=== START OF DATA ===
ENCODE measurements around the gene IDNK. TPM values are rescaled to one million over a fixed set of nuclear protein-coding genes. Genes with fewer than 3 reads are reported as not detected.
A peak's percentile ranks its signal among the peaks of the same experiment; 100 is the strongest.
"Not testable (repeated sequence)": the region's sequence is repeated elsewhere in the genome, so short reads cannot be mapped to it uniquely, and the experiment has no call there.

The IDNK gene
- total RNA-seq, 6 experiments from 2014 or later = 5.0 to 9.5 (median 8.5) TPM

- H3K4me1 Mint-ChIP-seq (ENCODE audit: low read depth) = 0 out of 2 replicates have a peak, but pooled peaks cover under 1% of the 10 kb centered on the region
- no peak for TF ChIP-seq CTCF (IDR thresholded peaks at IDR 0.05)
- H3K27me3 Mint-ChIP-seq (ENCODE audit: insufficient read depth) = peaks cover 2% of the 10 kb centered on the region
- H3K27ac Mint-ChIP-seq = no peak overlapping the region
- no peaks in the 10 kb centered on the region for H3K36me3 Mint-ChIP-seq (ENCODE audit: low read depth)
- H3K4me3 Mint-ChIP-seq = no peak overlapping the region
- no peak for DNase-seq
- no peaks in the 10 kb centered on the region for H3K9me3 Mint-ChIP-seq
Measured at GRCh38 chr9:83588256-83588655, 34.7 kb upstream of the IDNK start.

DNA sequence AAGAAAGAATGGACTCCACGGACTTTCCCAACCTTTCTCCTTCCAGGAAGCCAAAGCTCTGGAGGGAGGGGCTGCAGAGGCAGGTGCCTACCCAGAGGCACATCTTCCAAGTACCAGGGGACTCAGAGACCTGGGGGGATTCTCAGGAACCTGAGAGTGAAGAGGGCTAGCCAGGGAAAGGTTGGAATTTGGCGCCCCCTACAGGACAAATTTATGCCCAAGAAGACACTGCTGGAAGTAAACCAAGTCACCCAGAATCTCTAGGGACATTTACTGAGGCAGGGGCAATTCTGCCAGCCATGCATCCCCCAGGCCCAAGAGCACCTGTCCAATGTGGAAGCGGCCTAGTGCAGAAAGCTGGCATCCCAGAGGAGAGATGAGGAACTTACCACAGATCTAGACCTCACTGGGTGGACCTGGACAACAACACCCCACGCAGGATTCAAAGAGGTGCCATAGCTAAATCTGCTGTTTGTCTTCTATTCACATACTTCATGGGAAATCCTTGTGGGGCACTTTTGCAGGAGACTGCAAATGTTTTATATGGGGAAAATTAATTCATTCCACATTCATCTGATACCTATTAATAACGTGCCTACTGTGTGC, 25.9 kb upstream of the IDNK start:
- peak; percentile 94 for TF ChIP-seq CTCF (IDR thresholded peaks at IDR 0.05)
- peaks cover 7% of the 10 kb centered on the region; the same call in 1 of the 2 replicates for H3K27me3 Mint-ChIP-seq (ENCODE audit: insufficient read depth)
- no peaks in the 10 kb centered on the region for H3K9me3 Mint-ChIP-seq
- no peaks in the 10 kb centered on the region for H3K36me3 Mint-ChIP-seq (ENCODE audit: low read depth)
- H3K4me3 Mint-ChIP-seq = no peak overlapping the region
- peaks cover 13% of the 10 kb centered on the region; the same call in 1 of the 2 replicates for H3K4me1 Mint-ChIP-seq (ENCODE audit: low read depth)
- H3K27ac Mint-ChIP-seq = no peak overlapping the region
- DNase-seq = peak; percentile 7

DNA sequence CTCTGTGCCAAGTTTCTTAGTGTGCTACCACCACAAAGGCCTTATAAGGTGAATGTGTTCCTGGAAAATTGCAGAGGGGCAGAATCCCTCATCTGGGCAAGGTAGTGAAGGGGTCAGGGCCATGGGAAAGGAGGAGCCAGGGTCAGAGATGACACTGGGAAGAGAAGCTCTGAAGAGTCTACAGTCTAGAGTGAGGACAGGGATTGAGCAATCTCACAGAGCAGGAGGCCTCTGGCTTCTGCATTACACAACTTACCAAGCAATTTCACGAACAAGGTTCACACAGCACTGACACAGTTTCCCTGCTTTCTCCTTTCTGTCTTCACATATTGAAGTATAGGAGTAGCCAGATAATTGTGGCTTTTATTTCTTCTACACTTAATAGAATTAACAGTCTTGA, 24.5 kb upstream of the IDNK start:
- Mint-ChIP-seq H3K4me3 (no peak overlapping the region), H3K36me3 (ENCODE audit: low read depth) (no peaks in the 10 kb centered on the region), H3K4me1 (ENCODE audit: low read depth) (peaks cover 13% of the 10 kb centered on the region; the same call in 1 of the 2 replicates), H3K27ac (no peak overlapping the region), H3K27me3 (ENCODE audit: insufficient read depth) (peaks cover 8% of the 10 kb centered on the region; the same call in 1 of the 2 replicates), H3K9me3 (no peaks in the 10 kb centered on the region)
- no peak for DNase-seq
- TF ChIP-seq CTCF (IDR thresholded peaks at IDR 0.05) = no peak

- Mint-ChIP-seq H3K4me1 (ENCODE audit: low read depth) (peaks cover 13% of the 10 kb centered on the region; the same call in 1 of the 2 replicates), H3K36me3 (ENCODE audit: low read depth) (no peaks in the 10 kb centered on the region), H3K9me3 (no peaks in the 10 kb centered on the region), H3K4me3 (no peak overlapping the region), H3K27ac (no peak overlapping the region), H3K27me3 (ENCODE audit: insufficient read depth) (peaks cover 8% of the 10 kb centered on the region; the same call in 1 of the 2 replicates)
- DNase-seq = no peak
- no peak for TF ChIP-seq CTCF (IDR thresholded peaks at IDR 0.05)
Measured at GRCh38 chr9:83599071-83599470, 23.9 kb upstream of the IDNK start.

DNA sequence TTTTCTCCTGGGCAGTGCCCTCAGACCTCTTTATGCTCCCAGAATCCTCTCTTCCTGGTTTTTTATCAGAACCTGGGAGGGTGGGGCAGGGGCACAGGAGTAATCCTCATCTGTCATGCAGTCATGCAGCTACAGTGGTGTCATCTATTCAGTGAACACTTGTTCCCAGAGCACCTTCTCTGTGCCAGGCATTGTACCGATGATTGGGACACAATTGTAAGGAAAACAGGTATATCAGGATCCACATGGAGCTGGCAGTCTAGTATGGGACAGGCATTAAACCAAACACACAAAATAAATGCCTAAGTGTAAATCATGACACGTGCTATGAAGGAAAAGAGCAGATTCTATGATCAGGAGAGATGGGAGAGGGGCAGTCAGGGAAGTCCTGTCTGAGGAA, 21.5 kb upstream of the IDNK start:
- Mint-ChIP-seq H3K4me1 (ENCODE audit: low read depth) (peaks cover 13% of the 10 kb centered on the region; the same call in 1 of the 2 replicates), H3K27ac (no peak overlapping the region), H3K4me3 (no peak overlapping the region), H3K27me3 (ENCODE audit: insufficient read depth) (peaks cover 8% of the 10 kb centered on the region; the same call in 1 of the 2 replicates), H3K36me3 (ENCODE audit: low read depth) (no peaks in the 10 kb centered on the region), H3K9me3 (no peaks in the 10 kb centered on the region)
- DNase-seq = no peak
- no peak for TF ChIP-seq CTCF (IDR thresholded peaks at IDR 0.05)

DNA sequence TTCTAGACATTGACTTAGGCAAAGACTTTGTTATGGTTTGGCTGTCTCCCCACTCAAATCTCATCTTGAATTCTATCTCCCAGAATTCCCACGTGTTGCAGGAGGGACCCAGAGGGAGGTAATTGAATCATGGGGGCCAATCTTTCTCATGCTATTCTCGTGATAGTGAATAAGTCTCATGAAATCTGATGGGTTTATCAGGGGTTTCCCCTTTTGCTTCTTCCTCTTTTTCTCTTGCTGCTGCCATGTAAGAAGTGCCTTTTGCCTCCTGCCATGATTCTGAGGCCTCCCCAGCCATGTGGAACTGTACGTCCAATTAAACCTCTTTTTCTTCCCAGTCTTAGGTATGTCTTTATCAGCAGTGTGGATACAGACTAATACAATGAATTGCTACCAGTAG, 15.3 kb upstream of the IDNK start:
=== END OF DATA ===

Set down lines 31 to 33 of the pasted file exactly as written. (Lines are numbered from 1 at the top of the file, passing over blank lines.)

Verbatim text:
Measured at GRCh38 chr9:83599071-83599470, 23.9 kb upstream of the IDNK start.

DNA sequence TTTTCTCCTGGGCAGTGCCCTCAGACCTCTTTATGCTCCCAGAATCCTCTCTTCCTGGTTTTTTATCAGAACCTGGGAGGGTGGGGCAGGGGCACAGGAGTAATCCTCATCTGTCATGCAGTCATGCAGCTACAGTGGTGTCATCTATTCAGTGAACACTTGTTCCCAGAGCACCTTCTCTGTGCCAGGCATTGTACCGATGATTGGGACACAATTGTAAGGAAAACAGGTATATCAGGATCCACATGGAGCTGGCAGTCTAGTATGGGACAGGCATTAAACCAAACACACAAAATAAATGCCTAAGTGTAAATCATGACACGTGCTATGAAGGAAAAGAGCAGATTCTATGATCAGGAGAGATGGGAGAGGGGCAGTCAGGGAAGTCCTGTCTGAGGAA, 21.5 kb upstream of the IDNK start:
- Mint-ChIP-seq H3K4me1 (ENCODE audit: low read depth) (peaks cover 13% of the 10 kb centered on the region; the same call in 1 of the 2 replicates), H3K27ac (no peak overlapping the region), H3K4me3 (no peak overlapping the region), H3K27me3 (ENCODE audit: insufficient read depth) (peaks cover 8% of the 10 kb centered on the region; the same call in 1 of the 2 replicates), H3K36me3 (ENCODE audit: low read depth) (no peaks in the 10 kb centered on the region), H3K9me3 (no peaks in the 10 kb centered on the region)